As I stepped into my hotel room and flicked on the light, I knew that the past six trying hours would melt away the second my head hit the down pillow.
But what an adventure!
There comes a time in every writer’s journey where a brisk walk or running errands is not enough to clear their head. It’s probably because you are so full of thoughts in your head and you’re overwhelmed by everything…or nothing. And it usually around the time where you get stuck on a story (not blocked, stuck. Writer’s block doesn’t exist.)
That’s when you get in the car and drive. Somewhere. Anywhere. Far. Or at least a couple of hours away. I remembered this little rule this past weekend when my tire went flat in the middle of Mississippi.
What was I doing in Mississippi? It was a work thing. (which is why the blog was a bit light last week. Sorry.) I didn’t fly, I drove all six hours to the location where the work thing was. So there was a lot of me time, which means there was a lot of thinking time.
Writers sometimes need that quiet time away from their keyboard and pens. The rhythm of traveling gives you dedicated time to do nothing. And so, the act of doing nothing somewhere else can help trigger some inspiration for what you’re working on.
Oh, and you know what else can trigger inspiraton? An adventure!
That brings me back to the flat tire in Mississippi at night. I was 10 minutes out of Jackson when I stopped to put gas in the tank. I noticed that my tires looked a bit flat and so I thought I would just place some air in them and keep going.
To make a long story short, something happened to the tire and I ended up getting a flat and I was still at least three hours from my destination.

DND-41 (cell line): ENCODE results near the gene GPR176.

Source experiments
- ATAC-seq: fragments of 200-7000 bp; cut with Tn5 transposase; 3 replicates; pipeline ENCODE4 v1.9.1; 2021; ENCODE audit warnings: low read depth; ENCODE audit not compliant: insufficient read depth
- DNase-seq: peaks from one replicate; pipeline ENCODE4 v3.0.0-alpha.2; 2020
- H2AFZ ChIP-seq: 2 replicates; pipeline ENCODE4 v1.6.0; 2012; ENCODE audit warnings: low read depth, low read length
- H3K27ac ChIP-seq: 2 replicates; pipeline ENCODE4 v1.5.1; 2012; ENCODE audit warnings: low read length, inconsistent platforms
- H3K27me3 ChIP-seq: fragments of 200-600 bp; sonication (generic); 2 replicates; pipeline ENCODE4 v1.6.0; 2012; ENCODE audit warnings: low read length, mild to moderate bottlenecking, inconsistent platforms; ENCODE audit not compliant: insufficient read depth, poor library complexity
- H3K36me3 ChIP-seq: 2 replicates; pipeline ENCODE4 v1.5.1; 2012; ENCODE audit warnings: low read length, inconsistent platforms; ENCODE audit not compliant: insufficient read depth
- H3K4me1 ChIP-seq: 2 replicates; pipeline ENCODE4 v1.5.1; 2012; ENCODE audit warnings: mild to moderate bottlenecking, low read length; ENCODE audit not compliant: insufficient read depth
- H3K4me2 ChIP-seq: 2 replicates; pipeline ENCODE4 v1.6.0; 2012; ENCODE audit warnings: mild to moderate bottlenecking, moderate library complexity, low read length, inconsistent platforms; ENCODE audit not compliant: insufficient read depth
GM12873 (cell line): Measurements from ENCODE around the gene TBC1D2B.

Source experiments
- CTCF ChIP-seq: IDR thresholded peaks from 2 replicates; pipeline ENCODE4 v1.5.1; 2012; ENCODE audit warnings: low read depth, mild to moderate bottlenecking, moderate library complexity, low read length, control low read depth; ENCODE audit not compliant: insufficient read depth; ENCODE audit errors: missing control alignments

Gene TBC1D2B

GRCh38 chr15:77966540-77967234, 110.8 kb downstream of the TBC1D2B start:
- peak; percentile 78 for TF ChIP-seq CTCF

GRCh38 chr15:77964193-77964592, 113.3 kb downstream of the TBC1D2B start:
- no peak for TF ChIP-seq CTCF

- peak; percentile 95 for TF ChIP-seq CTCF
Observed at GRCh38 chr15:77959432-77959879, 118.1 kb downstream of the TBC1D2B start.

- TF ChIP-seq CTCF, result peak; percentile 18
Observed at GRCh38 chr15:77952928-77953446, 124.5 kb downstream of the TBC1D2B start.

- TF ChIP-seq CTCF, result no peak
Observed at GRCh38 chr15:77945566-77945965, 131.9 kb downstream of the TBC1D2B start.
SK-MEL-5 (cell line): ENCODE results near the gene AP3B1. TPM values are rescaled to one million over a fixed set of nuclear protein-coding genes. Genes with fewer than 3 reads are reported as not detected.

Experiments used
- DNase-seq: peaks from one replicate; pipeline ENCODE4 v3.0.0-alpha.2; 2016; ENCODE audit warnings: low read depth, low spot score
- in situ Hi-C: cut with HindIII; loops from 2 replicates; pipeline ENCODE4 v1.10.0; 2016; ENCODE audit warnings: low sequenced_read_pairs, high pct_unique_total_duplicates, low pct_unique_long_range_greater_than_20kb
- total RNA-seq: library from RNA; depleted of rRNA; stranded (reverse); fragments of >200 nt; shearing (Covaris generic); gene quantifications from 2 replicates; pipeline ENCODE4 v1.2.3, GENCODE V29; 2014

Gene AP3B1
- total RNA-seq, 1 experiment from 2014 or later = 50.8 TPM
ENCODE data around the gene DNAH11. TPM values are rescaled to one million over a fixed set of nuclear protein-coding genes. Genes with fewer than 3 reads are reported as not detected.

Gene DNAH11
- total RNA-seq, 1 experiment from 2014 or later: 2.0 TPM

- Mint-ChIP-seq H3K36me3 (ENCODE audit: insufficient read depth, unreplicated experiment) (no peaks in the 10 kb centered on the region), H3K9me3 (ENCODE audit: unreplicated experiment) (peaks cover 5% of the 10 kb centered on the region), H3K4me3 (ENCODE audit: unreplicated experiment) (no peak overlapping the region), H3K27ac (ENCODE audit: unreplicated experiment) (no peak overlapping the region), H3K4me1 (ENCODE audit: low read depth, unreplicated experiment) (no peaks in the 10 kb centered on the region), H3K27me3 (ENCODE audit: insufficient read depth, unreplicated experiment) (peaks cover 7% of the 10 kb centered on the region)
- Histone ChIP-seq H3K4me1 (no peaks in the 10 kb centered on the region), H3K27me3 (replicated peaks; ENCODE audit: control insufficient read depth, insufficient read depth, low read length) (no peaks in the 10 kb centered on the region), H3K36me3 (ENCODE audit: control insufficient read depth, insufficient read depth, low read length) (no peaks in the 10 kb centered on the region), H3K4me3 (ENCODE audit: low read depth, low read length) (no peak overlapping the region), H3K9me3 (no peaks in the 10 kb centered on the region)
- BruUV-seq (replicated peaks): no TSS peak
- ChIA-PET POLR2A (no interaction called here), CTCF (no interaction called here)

That’s when the adventure happened. An older gentleman came to the rescue (Southern hospitality). Yes, I had my guard up since, again, I was traveling alone. But I’m glad that this person in particular helped me.
It ended up that he knew a tire man that fixed my tire but while we were waiting for him to do so, this gentleman, (in his late 50s) and I had a lovely conversation. He spoke with a thick Southern, country accent with its own rhythm and pattern. I caught myself just listening to him and asking questions to prompt responses. I didn’t really understand why until I drove away.
Here’s the why: I’m working on a short story set in the 1960s South. This man grew up during that time and his stories about his life and his family gave me an insight of that era that I never had before. I’d been having trouble getting the voice of the character right on the page. I knew, since my character was from that era, she would sound different than any character I’d written before. So, I tried to remember the man’s speech pattern, which would be similar to my character’s.
That would not have happened had I not had tire problems.
Without knowing, the drive and the adventure did more good to me as a writer than staring at a computer screen for a day. I go exactly what I needed, the voice of my character, implanted in my ear at the ready. By the time I entered my hotel room, I was grateful for the experience.
So for this #MotivationMonday I urge you to take a drive, even if it’s a short one, or a train or a plane, and just fly on the wings of adventure. Sometimes, the universe gives you what you need even when you don’t know you need it.